HDB relaxed rule in July to help

HDB relaxed rule in July to help those who might need

When Madam Muhainah Md Salleh sold her Housing Board flat in September, she was prepared to rent it back from the buyer while waiting for her new unit to be renovated.

But the 55-year-old civil servant did not have to after all, thanks to a relaxed rule which allows HDB flat sellers to negotiate with their buyers for a temporary extension of stay in their flats.

As at the end of October, 645 flat sellers, including Madam Muhainah, have requested to stay for longer in their old flats, said the HDB.

The rule was relaxed on July 22 to help sellers who might need more time to refurbish their new flats, or who might be awaiting funds from the sale of their current units.

"This gives me more than enough time to renovate my new flat," said Madam Muhainah, who lives in her three-room Yishun flat with her 46-year-old security guard husband, maid and three grandchildren.

The family will be moving to a four-room flat a few blocks away, but had to repaint the place and retile the kitchen and bathrooms. The renovation will be done only at the end of this month.

"It is good that the buyer was not in a hurry to move in," she said. "I can save some money by not renting the place." I want to stay in Symphony Suites.

Under the new practice, both the flat buyer and seller have to agree to the temporary extension, which can go up to three months.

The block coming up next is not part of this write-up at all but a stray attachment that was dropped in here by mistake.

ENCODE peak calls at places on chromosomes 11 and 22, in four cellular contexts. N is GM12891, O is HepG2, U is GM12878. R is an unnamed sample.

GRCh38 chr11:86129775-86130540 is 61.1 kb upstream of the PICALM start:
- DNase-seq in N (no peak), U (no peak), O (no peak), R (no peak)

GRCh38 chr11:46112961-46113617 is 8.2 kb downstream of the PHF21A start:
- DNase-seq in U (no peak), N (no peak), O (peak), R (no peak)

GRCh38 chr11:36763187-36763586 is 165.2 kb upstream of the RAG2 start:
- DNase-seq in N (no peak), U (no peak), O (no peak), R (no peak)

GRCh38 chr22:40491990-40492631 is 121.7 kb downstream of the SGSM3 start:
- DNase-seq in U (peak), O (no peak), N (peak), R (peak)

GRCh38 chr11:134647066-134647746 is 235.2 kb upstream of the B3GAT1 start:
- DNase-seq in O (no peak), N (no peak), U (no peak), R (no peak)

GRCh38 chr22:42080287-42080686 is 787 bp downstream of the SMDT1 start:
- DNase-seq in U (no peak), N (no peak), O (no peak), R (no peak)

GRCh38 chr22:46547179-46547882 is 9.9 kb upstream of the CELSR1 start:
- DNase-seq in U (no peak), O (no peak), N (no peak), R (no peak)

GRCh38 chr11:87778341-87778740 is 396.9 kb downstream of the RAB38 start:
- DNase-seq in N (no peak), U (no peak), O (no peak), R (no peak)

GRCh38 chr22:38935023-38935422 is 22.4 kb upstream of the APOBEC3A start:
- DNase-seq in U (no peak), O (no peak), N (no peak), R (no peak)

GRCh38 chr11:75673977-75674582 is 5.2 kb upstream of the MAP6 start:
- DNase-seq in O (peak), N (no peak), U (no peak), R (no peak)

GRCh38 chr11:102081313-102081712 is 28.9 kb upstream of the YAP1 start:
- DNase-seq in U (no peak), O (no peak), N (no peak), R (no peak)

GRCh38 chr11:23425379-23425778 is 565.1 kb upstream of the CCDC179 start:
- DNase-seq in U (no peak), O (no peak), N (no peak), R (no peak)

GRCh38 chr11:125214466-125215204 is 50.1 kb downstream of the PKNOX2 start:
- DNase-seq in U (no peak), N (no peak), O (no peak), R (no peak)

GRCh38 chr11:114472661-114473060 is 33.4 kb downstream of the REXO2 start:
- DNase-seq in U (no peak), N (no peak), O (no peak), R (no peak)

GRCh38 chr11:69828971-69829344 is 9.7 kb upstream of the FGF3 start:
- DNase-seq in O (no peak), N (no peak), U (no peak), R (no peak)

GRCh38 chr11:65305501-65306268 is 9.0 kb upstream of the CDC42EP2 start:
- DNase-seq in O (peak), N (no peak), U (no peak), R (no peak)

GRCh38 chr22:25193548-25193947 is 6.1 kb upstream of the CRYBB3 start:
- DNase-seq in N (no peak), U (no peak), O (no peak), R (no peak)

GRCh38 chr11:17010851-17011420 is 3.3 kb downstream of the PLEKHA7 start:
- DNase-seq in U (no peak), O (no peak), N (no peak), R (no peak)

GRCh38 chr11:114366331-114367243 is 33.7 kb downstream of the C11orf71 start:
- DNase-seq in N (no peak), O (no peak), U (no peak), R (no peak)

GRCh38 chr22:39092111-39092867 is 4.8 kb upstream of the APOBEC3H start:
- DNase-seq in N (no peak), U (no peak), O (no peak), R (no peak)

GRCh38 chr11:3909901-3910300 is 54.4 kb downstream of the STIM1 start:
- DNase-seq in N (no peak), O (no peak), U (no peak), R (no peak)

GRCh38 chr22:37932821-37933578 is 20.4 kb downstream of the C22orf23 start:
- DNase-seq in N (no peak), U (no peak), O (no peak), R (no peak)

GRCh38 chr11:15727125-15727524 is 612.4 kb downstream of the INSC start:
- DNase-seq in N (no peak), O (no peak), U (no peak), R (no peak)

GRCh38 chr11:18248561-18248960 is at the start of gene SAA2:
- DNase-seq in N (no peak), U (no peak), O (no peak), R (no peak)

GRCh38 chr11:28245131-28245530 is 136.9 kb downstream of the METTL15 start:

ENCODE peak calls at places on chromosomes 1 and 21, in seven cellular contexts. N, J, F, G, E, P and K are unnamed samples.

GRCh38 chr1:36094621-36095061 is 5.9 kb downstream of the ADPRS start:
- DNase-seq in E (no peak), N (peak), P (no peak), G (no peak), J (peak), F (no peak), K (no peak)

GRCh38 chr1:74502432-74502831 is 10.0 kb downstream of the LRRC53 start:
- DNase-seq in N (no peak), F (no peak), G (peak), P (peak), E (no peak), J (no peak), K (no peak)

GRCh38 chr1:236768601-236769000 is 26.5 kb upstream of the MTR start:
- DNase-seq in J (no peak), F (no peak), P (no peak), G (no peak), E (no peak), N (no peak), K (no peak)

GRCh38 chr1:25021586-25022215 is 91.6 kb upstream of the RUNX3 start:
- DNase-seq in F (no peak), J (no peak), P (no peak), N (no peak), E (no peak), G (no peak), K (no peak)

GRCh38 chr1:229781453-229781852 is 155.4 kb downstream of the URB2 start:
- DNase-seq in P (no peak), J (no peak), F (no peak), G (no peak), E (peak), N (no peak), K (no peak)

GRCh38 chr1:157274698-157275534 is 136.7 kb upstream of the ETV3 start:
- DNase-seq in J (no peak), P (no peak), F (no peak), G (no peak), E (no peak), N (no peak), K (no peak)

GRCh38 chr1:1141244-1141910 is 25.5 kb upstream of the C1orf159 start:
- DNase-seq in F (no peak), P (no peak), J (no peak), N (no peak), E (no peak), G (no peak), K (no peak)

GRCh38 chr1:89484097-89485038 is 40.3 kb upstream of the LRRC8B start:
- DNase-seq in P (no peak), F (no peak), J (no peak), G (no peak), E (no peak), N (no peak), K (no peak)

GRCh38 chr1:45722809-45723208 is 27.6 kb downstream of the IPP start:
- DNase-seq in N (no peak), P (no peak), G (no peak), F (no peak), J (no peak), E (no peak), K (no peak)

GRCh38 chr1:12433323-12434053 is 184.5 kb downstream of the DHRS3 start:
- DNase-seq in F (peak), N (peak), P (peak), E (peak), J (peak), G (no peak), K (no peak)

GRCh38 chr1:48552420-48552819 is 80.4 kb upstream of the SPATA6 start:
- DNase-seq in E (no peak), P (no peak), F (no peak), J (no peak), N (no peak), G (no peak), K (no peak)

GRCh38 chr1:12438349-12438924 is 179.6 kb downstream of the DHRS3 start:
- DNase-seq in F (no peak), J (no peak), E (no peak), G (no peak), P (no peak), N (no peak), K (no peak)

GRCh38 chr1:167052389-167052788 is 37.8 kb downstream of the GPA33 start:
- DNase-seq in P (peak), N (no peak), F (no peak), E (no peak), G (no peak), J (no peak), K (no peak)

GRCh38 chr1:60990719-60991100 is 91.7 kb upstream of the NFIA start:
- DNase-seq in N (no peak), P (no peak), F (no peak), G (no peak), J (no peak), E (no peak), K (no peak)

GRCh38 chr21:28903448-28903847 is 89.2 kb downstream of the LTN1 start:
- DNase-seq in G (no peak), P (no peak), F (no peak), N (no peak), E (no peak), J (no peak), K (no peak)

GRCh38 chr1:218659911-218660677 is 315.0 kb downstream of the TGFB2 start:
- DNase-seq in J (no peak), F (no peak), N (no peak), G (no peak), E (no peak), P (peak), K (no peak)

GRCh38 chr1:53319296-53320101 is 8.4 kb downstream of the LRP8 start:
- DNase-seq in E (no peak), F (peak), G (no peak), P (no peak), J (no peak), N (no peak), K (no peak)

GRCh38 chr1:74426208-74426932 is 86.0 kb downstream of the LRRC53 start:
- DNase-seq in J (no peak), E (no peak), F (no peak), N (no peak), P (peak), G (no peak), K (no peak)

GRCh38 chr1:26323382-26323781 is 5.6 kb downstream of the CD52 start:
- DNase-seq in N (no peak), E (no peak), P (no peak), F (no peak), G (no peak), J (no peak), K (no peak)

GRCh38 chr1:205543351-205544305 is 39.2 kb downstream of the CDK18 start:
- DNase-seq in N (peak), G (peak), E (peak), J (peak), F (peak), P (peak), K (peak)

The extension request must be submitted to the HDB along with the resale application. By then, the seller must have already committed to buy a completed home, public or private.

Private arrangements, such as the duration of the extension and any monetary compensation, must also be mutually agreed to by both parties.

Previously, sellers had to move out once the sale was completed, and similar arrangements, if any, had to be made under the table.

One market watcher said he is "not surprised" that many HDB sellers have opted to extend their stay.

"It only goes to show how many people took the risk by going into mutual agreements when this was not legal," he said. "HDB did not recognise these arrangements, and there was no redress if anything went wrong. For example, a buyer might change his mind about the extension - this has happened many a time."

The HDB estimates that about 15 per cent of total resale transactions, or 2,700 households a year, will benefit from this new practice.

Source: The Straits Times, 11 Nov 2014